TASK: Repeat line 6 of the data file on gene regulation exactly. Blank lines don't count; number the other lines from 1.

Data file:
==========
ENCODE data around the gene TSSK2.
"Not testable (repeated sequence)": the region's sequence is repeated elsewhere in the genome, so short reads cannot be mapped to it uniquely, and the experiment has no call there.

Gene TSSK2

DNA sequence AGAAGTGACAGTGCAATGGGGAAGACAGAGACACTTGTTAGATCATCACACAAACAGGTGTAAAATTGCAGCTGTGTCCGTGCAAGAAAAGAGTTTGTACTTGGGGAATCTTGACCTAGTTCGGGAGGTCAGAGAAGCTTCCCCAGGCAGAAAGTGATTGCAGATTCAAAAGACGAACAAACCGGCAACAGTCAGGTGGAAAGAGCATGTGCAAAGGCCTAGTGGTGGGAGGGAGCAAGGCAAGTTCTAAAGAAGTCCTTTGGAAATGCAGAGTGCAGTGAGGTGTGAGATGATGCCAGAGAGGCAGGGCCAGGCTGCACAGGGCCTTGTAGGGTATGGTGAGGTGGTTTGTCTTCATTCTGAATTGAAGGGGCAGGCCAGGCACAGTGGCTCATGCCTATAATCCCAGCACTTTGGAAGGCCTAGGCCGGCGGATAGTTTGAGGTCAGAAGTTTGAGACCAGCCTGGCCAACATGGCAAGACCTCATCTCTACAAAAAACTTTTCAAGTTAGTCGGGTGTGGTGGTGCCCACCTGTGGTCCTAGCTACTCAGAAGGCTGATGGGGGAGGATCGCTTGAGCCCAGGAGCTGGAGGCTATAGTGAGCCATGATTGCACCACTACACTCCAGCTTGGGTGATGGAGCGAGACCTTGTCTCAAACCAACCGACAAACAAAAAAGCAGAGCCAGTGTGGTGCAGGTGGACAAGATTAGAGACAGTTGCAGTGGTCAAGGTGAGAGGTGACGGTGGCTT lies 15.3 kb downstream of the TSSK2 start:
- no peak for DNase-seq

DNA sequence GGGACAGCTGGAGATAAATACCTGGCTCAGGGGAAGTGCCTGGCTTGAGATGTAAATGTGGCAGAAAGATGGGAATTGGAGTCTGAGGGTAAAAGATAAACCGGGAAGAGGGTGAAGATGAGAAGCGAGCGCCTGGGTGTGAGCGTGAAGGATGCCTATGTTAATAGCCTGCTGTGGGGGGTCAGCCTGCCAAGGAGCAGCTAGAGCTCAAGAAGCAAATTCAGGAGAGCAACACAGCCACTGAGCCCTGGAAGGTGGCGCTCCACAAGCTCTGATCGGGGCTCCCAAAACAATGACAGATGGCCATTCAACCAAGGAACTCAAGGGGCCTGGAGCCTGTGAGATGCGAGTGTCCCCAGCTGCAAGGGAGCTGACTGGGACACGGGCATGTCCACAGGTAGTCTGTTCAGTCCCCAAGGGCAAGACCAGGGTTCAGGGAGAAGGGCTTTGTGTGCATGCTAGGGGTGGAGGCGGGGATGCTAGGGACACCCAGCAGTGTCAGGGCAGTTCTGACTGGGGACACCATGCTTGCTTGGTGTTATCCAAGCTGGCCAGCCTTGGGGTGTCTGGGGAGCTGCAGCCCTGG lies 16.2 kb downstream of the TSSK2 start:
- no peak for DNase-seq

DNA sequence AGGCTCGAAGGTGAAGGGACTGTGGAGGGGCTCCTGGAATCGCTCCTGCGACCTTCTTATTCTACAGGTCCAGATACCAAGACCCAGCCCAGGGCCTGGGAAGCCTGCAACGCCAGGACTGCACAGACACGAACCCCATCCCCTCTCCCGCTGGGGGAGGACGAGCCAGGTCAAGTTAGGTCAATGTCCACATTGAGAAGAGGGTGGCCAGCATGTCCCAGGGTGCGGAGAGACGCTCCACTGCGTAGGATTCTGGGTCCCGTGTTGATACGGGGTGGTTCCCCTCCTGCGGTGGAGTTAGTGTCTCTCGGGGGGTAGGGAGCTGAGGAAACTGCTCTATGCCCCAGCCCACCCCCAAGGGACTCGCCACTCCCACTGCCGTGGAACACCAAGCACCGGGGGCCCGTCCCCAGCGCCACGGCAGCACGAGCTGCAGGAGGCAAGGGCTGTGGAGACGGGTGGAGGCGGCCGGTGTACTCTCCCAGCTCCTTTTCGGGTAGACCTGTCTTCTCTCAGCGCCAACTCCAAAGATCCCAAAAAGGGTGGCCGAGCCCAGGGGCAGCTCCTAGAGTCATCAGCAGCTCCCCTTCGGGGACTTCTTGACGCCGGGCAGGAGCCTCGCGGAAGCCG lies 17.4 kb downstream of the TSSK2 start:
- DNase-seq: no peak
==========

DNA sequence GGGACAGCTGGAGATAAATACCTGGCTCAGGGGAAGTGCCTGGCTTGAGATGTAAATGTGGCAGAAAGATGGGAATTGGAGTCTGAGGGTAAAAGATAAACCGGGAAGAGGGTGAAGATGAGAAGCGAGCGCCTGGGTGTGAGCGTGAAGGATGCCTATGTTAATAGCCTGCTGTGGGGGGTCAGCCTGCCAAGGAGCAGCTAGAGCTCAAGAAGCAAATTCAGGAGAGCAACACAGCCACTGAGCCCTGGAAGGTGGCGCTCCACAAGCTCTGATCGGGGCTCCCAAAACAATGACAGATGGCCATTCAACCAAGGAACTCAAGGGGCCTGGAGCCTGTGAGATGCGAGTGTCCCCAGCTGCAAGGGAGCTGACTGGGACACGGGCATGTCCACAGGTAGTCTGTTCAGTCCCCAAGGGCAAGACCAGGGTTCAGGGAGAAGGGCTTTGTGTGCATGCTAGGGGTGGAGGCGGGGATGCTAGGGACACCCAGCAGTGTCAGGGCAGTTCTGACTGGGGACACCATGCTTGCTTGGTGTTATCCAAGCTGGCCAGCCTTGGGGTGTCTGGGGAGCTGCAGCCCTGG lies 16.2 kb downstream of the TSSK2 start: